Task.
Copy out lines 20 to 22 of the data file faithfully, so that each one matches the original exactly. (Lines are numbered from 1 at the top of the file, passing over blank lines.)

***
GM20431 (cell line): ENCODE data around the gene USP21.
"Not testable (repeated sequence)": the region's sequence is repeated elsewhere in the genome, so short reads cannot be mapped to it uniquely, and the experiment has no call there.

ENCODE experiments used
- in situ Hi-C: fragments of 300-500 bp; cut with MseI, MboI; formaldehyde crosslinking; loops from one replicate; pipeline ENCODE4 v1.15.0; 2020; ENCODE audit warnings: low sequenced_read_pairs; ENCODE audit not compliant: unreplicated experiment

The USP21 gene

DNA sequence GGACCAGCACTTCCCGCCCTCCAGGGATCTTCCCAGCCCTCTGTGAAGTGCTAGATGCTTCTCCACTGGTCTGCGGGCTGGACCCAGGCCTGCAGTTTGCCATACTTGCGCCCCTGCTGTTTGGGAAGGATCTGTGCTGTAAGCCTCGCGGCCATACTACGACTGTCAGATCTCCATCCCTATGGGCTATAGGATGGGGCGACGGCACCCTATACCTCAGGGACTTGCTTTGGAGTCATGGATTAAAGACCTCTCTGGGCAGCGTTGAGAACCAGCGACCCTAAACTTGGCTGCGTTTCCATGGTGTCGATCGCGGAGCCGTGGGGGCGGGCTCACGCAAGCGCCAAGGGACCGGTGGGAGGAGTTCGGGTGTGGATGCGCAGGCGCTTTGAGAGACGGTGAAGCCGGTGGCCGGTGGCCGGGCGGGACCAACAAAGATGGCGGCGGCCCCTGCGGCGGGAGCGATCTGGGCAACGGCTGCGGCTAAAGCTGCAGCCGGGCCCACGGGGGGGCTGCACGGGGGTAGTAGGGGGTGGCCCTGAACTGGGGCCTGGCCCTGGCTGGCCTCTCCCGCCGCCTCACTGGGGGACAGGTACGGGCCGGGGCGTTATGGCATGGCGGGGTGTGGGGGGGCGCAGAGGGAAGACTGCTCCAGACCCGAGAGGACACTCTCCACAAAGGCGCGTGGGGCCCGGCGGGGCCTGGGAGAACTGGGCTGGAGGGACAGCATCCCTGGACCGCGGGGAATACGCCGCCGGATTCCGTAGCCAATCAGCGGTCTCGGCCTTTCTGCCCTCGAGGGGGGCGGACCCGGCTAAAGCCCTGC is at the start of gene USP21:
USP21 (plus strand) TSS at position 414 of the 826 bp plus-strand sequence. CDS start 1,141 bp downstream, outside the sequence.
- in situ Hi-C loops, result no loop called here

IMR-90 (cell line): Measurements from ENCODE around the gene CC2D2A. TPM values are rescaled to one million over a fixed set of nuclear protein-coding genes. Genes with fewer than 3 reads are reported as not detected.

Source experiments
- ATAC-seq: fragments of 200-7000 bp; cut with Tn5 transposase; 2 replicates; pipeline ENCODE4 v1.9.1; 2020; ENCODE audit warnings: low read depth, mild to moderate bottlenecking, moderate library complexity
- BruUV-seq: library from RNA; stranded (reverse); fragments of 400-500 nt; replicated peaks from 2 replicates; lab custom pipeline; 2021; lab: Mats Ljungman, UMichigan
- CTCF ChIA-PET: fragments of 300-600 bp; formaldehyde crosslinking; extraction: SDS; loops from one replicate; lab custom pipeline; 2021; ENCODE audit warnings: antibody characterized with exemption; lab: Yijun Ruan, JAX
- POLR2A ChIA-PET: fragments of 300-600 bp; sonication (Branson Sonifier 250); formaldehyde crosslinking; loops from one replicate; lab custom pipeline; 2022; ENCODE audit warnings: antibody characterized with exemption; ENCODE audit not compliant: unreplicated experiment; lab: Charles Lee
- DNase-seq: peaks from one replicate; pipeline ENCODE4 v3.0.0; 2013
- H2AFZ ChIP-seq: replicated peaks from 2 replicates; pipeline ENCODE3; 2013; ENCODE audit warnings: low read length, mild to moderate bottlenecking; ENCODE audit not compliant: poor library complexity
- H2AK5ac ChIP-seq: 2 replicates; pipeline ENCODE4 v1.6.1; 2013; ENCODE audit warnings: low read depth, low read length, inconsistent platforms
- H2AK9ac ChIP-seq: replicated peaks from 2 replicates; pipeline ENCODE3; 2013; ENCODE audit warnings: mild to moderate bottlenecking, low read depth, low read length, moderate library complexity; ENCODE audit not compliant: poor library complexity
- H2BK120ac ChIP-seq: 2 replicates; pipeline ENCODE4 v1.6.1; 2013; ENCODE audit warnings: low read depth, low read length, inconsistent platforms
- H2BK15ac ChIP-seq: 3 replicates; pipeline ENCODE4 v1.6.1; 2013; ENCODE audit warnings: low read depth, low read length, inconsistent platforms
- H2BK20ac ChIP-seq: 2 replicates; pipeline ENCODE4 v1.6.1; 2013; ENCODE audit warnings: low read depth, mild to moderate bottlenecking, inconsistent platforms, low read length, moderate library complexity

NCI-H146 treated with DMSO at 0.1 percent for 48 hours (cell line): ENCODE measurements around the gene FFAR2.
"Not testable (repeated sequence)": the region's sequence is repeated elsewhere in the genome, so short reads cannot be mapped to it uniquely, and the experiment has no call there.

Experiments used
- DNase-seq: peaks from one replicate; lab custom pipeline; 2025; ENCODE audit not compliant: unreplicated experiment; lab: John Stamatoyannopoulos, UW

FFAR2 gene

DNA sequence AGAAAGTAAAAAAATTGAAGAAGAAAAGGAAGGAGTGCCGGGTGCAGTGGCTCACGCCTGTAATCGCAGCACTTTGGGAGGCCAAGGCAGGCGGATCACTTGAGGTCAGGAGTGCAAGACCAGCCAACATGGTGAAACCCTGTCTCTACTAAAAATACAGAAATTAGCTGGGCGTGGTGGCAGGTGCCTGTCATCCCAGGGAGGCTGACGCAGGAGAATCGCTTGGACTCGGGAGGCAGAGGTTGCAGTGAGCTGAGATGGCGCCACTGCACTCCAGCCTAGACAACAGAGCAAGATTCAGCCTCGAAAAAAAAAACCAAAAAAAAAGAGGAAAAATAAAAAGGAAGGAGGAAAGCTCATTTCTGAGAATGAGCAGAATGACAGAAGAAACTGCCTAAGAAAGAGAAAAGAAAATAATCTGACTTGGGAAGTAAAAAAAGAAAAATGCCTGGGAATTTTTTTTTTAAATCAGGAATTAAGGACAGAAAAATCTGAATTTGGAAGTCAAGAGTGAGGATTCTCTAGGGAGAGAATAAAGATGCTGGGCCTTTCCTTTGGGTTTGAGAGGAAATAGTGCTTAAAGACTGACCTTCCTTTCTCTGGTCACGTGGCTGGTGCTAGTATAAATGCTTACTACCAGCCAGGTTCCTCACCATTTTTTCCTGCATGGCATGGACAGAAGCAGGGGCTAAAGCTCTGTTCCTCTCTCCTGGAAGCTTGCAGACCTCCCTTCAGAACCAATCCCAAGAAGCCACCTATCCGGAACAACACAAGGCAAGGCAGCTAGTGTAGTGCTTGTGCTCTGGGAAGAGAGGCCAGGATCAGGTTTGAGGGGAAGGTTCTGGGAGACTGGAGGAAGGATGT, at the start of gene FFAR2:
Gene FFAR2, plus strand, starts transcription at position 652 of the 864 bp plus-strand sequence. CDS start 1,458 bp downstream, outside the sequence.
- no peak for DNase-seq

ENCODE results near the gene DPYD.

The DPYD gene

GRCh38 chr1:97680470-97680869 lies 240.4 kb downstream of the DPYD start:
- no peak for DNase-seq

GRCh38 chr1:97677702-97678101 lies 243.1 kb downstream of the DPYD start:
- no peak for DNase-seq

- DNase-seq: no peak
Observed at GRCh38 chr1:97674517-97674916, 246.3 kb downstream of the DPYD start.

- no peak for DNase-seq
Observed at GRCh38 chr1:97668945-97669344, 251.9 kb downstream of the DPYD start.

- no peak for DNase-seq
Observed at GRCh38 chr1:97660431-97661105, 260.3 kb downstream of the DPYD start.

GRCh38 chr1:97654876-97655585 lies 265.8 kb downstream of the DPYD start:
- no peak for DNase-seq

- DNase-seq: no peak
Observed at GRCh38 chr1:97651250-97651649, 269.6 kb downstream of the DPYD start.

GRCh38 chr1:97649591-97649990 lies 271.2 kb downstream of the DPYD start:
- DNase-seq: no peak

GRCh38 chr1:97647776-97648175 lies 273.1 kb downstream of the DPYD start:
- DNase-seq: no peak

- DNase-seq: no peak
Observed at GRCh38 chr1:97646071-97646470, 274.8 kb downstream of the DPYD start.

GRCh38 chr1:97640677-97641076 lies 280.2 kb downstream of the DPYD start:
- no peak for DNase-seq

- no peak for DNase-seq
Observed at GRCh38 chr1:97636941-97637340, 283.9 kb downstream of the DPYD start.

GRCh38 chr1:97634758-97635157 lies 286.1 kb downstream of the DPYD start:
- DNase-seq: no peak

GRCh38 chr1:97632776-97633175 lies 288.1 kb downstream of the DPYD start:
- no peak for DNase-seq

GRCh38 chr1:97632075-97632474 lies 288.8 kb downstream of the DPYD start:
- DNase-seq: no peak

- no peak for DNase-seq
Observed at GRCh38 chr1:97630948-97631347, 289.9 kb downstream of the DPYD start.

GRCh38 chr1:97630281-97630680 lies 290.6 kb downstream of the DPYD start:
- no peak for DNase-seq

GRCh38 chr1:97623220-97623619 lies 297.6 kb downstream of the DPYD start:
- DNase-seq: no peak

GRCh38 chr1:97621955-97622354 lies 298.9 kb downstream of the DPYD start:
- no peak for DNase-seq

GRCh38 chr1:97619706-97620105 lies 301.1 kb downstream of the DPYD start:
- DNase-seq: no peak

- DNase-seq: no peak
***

- H2BK15ac ChIP-seq: 3 replicates; pipeline ENCODE4 v1.6.1; 2013; ENCODE audit warnings: low read depth, low read length, inconsistent platforms
- H2BK20ac ChIP-seq: 2 replicates; pipeline ENCODE4 v1.6.1; 2013; ENCODE audit warnings: low read depth, mild to moderate bottlenecking, inconsistent platforms, low read length, moderate library complexity

NCI-H146 treated with DMSO at 0.1 percent for 48 hours (cell line): ENCODE measurements around the gene FFAR2.